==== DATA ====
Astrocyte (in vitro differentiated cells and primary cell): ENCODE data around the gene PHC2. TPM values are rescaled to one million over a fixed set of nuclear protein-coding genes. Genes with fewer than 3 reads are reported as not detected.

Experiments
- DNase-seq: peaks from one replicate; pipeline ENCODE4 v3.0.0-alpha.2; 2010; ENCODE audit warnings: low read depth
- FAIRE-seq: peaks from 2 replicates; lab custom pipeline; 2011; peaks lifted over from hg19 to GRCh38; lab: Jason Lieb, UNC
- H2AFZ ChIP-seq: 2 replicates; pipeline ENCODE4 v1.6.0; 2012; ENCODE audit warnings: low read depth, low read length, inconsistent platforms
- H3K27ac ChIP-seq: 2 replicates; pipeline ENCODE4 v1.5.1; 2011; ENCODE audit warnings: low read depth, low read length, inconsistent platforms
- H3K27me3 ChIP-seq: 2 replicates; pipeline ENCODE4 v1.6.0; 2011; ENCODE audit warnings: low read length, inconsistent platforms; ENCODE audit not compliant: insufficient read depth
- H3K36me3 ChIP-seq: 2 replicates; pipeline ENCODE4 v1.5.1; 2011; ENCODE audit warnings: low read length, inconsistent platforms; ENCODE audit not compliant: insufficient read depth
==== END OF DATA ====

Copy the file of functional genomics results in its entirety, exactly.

Astrocyte (in vitro differentiated cells and primary cell): ENCODE data around the gene PHC2. TPM values are rescaled to one million over a fixed set of nuclear protein-coding genes. Genes with fewer than 3 reads are reported as not detected.

Experiments
- DNase-seq: peaks from one replicate; pipeline ENCODE4 v3.0.0-alpha.2; 2010; ENCODE audit warnings: low read depth
- FAIRE-seq: peaks from 2 replicates; lab custom pipeline; 2011; peaks lifted over from hg19 to GRCh38; lab: Jason Lieb, UNC
- H2AFZ ChIP-seq: 2 replicates; pipeline ENCODE4 v1.6.0; 2012; ENCODE audit warnings: low read depth, low read length, inconsistent platforms
- H3K27ac ChIP-seq: 2 replicates; pipeline ENCODE4 v1.5.1; 2011; ENCODE audit warnings: low read depth, low read length, inconsistent platforms
- H3K27me3 ChIP-seq: 2 replicates; pipeline ENCODE4 v1.6.0; 2011; ENCODE audit warnings: low read length, inconsistent platforms; ENCODE audit not compliant: insufficient read depth
- H3K36me3 ChIP-seq: 2 replicates; pipeline ENCODE4 v1.5.1; 2011; ENCODE audit warnings: low read length, inconsistent platforms; ENCODE audit not compliant: insufficient read depth